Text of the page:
The eldest’s predictions are correct: although the brothers are not responsible for Benjamin’s enslavement (though at first, when they were confident that all in their party were innocent, they had settled with Joseph that enslavement was the proper punishment for theft), Jacob immediately accuses them of having pulled something sneaky again and resolves to be patient for God’s resolution. That Jacob does not immediately understand what is happening is a break from the pattern of our heroes being handed all the right knowledge. He wrongfully accuses the brothers of having done something underhanded to Benjamin. That God allows this could be read as part of the brothers’ punishment, but it still is surprising to have an example of God letting someone righteous be in the wrong.
I couldn’t help but note that Jacob shows no concern at all for his eldest son.
Trials and Resolution for Jacob
Remembering his grief for Joseph, Jacob’s eyes go white, that is, blind. Translation of the ayah has a lot of variety. Some say that his eyes are blinded because he was a suppressor [of grief]. Others say that he went blind and was suppressed/choked [with grief]. It all depends on how you interpret one conjunction in the sentence (فـ, fa-) that could mean “and,” “then,” “so.” I don’t know enough about the grammar there to pick my preferred interpretation.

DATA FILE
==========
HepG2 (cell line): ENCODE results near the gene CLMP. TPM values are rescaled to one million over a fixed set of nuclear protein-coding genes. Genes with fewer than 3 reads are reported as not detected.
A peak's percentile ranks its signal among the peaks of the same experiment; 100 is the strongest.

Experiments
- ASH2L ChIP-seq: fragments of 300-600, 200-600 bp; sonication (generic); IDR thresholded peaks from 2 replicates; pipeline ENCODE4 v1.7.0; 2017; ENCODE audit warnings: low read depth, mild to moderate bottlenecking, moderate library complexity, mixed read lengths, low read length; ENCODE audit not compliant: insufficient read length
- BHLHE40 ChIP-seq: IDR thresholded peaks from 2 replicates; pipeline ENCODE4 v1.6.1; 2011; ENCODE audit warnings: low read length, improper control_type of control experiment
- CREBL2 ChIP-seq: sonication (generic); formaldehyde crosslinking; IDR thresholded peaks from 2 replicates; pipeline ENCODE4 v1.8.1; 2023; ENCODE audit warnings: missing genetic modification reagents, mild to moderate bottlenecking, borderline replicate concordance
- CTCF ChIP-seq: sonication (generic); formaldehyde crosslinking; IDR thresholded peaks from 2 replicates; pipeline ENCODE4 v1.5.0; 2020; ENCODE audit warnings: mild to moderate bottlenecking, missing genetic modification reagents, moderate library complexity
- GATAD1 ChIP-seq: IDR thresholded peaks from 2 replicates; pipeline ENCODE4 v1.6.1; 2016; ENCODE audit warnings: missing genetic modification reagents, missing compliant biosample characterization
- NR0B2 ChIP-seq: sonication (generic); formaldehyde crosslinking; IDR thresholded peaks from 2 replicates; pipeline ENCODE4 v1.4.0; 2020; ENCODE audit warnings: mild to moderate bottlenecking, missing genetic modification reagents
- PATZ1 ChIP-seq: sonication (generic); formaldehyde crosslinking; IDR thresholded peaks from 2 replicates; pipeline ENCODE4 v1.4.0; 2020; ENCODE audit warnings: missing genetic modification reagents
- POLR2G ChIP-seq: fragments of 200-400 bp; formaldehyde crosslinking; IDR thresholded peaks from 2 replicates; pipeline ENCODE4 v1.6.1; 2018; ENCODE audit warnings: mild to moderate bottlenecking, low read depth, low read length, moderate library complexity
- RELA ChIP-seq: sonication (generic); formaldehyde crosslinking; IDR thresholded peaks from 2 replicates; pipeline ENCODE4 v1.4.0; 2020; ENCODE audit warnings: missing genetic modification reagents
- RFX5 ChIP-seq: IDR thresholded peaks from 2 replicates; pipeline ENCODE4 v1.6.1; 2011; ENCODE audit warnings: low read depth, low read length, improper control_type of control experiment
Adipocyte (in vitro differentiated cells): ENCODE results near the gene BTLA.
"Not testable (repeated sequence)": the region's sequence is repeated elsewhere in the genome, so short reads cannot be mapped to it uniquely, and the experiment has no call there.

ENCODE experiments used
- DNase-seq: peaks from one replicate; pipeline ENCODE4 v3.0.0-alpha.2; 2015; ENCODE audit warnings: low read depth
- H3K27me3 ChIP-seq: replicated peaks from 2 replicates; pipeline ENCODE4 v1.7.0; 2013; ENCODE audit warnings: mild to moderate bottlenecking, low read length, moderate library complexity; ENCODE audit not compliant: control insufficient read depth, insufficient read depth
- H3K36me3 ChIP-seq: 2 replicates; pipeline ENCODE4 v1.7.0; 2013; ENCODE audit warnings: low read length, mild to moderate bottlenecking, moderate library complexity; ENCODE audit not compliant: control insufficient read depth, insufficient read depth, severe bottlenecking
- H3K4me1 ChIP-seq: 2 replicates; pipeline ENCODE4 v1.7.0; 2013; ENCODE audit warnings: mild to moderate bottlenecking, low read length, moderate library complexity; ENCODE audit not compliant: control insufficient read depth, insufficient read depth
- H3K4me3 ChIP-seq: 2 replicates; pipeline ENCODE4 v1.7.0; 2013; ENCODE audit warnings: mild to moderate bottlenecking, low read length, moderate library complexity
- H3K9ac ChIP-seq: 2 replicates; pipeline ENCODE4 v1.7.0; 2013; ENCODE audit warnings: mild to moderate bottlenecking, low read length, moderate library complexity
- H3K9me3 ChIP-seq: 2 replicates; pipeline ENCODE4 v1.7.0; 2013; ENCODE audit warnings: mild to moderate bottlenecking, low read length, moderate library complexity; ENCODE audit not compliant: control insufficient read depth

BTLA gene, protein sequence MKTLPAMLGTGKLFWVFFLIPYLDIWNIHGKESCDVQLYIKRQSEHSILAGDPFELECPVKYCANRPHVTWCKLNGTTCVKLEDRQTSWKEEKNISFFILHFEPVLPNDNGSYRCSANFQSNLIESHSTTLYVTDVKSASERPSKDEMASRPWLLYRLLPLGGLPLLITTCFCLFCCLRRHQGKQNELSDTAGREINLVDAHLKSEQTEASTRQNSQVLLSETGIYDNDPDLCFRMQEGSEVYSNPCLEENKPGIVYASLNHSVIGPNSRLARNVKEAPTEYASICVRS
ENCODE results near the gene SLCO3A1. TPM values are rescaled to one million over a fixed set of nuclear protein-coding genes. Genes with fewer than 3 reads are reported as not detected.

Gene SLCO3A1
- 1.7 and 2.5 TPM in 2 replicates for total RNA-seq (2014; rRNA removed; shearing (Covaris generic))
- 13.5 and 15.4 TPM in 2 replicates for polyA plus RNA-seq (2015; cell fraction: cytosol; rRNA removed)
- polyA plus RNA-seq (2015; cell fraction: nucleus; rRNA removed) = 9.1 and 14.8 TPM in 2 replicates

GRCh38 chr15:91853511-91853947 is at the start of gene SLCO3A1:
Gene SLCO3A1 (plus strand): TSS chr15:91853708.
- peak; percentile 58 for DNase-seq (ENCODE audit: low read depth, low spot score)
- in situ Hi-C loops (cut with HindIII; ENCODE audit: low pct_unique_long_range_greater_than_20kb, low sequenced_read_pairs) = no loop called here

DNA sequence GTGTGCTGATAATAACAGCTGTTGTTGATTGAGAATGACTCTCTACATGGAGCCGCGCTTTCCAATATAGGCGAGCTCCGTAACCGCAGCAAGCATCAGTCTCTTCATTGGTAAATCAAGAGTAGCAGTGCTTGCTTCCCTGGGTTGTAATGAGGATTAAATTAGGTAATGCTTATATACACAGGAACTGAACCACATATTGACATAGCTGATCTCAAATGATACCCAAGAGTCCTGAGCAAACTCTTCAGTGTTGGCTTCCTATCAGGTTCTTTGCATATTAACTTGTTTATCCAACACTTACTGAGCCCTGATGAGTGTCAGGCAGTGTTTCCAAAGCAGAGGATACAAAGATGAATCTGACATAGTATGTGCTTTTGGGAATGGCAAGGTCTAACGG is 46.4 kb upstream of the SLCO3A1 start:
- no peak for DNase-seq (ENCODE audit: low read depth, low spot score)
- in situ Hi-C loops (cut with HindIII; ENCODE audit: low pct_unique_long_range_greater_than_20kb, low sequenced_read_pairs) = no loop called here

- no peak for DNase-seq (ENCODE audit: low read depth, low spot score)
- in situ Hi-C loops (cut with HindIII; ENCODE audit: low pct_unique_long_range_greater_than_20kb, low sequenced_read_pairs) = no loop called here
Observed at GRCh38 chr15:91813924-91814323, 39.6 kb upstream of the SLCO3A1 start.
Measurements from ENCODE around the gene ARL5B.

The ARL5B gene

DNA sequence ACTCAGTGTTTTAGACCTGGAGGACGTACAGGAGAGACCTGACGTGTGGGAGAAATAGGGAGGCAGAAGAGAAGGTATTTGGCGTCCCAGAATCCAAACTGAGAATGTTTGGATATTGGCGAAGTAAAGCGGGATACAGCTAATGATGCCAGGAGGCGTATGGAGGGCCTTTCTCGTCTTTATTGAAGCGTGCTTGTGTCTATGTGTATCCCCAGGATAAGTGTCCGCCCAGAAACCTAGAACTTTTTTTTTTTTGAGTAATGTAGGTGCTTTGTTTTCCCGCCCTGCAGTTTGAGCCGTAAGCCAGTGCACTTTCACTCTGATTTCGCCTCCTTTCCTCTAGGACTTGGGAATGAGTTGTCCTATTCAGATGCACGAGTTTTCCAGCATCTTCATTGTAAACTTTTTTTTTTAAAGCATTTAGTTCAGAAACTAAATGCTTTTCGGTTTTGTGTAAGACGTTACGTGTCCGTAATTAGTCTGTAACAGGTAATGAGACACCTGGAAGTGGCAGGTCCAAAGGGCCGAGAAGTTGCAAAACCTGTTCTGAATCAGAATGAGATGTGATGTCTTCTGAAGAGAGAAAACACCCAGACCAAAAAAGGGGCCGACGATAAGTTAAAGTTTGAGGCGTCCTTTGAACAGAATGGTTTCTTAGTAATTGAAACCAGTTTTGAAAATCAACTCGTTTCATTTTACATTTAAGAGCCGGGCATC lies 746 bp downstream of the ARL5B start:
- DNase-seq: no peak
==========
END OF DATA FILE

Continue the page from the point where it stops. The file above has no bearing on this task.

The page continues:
What exactly is going on here is beyond me, except that Jacob has made his grief a private matter between him and God. He turns away from his other sons as he grieves, excluding them from his emotions. Jacob’s experiences are interesting because they involve suffering at the hands of one’s own faith. Past suffering in the Quran has been done at the hands of unbelievers who torment those who have faith. There is some of this in Jacob too, with neighbors (and his sons, depending on how you read the tone of ayah 85) chastising him for holding on to the hope that Joseph is alive. But Jacob’s suffering is also inflicted upon himself. If we interpret that his eyes turned white because he was suppressing his grief, then we can interpret his plight as another conflict between his emotions and his knowledge. Jacob knows that God has a plan for Joseph, and yet he struggles with grief to the point that it makes him blind and ill. One idea could be that this passage warns that emotions have a valid place even when they conflict with faith, since Jacob has driven himself blind in suppressing them. Another idea could be that this passage exemplifies denying feelings in favor of knowledge, since Jacob is sacrificing himself while holding to his knowledge. No explicit commentary is made in the surah.